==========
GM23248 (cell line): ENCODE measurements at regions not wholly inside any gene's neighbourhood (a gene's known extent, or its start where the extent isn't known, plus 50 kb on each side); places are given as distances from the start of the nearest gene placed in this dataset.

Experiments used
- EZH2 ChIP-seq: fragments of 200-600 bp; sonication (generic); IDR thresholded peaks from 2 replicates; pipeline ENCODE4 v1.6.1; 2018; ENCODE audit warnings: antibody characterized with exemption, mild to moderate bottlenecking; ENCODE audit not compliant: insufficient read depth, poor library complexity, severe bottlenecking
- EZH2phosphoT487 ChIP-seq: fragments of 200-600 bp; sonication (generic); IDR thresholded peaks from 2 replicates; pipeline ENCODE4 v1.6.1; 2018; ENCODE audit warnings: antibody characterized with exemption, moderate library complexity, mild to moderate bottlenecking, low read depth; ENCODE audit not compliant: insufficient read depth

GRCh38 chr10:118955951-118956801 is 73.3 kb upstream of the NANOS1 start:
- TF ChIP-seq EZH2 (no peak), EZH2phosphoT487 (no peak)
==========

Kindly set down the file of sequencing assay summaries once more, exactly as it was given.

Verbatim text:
GM23248 (cell line): ENCODE measurements at regions not wholly inside any gene's neighbourhood (a gene's known extent, or its start where the extent isn't known, plus 50 kb on each side); places are given as distances from the start of the nearest gene placed in this dataset.

Experiments used
- EZH2 ChIP-seq: fragments of 200-600 bp; sonication (generic); IDR thresholded peaks from 2 replicates; pipeline ENCODE4 v1.6.1; 2018; ENCODE audit warnings: antibody characterized with exemption, mild to moderate bottlenecking; ENCODE audit not compliant: insufficient read depth, poor library complexity, severe bottlenecking
- EZH2phosphoT487 ChIP-seq: fragments of 200-600 bp; sonication (generic); IDR thresholded peaks from 2 replicates; pipeline ENCODE4 v1.6.1; 2018; ENCODE audit warnings: antibody characterized with exemption, moderate library complexity, mild to moderate bottlenecking, low read depth; ENCODE audit not compliant: insufficient read depth

GRCh38 chr10:118955951-118956801 is 73.3 kb upstream of the NANOS1 start:
- TF ChIP-seq EZH2 (no peak), EZH2phosphoT487 (no peak)